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Comer, Braxton Bragg (07 November 1848–15 August 1927), industrialist and governor of Alabama, was born at Spring Hill in Barbour County, Alabama, the son of John Fletcher Comer, a planter and lumberman, and Catherine Drewry. Comer was one of the cadets at the University of Alabama who fired on federal troops before they burned the university in the Civil War. He later completed his college training at Emory and Henry, graduating in 1869. In 1872 he married Eva Jane Harris; they had eight children including Donald (born James MacDonald) and Hugh, the sons who took over the family’s textile mills. After a brief foray in plantation management, Comer moved to Anniston and organized a wholesale grocery and commission business. Five years later, in 1890, he moved to rapidly growing Birmingham. In the “Magic City” he built a grist mill, became a banker, and organized Avondale Mills, which was to become the basis of his fortune....

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Crane, Winthrop Murray (23 April 1853–02 October 1920), industrialist, governor of Massachusetts, and U.S. senator, was born in Dalton, Massachusetts, the son of Zenas Marshall Crane, a paper manufacturer, and Louise Fanny Laflin. A member of a wealthy and politically prominent western Massachusetts family, Crane attended Wesleyan Academy (later Wilbraham Academy) in Wilbraham, Massachusetts, and Williston Seminary in Easthampton. He left school in 1870 to work in his family’s paper mills. After trying every job from floor sweeper to mill superintendent, he found his niche in sales....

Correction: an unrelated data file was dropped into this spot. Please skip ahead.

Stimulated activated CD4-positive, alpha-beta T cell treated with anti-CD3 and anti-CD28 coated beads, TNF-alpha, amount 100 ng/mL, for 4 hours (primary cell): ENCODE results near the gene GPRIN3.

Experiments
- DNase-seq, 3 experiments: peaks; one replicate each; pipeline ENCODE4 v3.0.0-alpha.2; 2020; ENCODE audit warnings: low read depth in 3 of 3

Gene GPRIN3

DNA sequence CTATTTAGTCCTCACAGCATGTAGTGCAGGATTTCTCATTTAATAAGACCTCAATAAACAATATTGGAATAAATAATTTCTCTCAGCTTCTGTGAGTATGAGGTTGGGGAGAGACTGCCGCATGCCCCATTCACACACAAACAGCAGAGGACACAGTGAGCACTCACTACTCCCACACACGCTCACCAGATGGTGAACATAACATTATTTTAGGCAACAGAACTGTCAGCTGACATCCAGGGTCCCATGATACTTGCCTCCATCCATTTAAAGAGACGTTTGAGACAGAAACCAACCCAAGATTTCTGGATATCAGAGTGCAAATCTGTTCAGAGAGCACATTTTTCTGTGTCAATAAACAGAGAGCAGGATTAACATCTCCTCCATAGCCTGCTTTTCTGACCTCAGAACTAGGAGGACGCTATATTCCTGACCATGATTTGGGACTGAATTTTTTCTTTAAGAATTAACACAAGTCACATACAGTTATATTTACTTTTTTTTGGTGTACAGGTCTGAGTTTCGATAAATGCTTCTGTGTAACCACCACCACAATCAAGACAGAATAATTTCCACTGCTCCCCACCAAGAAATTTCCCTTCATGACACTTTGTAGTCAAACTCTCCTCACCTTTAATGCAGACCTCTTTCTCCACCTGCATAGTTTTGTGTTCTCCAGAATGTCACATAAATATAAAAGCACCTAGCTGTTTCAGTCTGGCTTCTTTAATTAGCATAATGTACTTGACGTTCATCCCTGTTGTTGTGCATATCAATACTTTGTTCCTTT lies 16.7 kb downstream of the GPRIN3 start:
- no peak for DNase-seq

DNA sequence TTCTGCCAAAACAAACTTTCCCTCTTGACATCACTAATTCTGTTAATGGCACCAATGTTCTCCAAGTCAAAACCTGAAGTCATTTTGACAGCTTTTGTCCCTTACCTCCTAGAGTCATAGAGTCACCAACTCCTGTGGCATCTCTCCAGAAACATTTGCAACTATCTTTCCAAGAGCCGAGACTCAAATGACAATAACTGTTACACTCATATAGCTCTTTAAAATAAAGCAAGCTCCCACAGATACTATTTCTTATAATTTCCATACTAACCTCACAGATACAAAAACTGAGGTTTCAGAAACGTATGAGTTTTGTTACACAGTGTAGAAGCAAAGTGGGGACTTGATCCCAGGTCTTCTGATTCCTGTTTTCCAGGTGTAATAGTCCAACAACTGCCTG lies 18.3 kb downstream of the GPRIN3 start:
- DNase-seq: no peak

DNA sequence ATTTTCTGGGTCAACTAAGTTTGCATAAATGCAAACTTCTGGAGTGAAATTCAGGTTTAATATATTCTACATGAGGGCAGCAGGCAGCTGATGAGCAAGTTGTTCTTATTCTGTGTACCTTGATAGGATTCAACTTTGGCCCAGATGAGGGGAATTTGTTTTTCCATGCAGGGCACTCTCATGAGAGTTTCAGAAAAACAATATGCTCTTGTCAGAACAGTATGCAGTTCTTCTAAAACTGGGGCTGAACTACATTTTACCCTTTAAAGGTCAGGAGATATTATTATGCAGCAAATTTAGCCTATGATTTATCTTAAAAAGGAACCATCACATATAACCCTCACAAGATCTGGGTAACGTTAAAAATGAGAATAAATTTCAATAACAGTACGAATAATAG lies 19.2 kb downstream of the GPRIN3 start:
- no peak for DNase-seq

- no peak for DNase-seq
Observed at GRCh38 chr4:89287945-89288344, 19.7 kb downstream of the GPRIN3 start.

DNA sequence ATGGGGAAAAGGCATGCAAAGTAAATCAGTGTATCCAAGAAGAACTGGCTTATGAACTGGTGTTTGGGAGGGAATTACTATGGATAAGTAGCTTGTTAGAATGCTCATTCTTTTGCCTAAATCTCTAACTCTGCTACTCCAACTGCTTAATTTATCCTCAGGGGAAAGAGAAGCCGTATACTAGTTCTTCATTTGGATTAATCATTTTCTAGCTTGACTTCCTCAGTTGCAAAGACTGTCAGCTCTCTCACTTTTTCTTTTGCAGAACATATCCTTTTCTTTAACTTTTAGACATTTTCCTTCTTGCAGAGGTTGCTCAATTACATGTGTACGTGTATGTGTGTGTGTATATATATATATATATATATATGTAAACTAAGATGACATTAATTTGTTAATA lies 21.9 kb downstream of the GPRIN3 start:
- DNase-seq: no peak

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Romney, George (08 July 1907–26 July 1995), industrialist and politician, was born George Wilcken Romney in Chihuahua, Mexico, the son of Gaskell Romney, a construction contractor, and Anna Pratt. From the beginning, Romney’s Mormon faith strongly influenced his life. His parents had moved to Mexico to escape American laws discriminating against Latter-day Saints. After Mexican revolutionary leader ...